We have only scratched the surface of setting up a production-grade speech-to-text API with OpenAI Whisper. In order to make this a production-grade application, we would need to create an autoscaling system that utilizes a GPU. There are many ways to accomplish this task, but a general way is to:
1. Utilize a cloud provider such as Google Cloud, AWS, or Azure.
2. Set up a template virtual machine that will run virtual machine setup steps on start, likely utilizing a cloud-init file.
4. Metric monitor our virtual machines to autoscale when we hit a certain usage threshold.
5. Put the autoscaling virtual machines behind a load balancer instance to handle incoming traffic.

Obviously, setting this system up may be incredibly complicated depending on needs. Take a look at this piece on OpenAI Whisper that goes a bit deeper on autoscaling learning resources.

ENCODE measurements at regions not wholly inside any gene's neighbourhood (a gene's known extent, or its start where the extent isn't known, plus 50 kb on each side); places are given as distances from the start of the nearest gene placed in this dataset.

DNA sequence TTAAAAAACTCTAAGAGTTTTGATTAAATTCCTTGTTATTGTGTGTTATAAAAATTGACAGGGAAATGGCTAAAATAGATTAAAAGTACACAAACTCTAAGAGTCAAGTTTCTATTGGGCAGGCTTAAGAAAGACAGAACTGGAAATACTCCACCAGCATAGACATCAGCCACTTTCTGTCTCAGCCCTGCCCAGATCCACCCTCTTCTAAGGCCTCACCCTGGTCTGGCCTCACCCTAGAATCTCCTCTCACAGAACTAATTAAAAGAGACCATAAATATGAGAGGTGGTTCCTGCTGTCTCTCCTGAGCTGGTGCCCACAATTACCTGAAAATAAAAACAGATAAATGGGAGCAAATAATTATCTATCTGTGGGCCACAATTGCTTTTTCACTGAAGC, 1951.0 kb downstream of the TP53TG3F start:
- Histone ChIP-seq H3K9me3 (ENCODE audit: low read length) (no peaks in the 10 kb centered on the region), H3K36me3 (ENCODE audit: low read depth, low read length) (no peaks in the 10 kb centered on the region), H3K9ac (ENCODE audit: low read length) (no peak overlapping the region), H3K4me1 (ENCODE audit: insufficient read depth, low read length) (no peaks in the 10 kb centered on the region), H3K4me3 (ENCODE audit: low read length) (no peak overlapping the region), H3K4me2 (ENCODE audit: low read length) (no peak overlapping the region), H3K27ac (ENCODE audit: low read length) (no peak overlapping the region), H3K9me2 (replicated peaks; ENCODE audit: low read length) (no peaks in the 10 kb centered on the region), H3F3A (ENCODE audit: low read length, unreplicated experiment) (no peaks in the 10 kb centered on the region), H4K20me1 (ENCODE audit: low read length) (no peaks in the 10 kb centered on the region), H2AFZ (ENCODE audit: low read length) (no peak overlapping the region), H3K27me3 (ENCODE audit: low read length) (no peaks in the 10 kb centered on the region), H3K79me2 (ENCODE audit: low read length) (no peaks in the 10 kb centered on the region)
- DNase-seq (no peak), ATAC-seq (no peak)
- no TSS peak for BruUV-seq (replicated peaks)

Conclusion on Setting up Our Own Speech-to-Text API using OpenAI Whisper

Getting started with setting up an API with OpenAI Whisper is a fairly straightforward process, largely thanks to the wonderful work provided by OpenAI and other open source projects like FastAPI, Uvicorn, and Gunicorn. Scaling this system can be quite difficult, however, as security, scaling, error handling, and more must be considered. Oftentimes, it can be advantageous to start with a public speech-to-text API offering to begin with and, as the use case scales, bring this process in-house if it makes sense to make the time investment into setting up a production-ready speech-to-text API.